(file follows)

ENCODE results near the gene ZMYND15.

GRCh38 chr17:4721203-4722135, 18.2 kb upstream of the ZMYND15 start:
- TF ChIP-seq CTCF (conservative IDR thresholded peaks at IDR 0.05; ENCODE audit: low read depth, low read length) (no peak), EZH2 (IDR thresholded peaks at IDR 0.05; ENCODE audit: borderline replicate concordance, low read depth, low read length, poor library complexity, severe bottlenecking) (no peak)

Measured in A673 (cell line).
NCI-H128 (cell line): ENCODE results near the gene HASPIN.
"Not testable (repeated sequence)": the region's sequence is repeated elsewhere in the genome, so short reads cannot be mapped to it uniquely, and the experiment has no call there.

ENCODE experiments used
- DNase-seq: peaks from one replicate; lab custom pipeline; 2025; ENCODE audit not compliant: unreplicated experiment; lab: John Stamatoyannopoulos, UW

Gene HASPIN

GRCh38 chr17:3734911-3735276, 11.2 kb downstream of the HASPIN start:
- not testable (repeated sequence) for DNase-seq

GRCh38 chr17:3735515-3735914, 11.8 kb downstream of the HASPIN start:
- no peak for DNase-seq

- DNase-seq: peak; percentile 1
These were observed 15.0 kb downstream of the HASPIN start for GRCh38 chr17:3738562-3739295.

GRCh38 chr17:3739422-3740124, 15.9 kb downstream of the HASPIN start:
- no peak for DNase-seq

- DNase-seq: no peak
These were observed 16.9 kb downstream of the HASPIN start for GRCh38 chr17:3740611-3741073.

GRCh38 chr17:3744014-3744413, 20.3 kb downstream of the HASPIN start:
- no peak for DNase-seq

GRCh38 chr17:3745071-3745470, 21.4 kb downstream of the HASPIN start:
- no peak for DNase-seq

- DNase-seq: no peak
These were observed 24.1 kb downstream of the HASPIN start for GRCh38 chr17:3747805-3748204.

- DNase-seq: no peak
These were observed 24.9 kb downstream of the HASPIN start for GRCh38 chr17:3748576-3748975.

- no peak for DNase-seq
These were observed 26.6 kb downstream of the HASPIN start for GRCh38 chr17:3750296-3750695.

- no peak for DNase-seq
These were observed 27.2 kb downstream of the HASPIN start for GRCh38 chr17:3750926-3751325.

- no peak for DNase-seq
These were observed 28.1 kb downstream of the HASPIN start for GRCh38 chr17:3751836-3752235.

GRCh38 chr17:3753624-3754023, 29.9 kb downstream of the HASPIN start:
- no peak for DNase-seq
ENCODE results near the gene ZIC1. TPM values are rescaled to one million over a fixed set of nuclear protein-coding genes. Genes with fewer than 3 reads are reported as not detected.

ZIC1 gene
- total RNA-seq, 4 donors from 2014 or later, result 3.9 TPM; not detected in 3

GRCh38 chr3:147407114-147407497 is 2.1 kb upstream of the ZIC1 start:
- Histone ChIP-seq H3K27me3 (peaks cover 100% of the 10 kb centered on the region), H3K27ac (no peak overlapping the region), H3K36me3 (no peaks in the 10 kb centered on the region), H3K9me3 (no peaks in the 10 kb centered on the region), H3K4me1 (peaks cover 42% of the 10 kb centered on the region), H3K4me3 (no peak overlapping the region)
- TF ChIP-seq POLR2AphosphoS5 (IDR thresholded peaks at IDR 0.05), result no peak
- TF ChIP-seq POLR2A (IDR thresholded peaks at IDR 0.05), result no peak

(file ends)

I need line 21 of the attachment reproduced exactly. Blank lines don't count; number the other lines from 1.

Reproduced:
- no peak for DNase-seq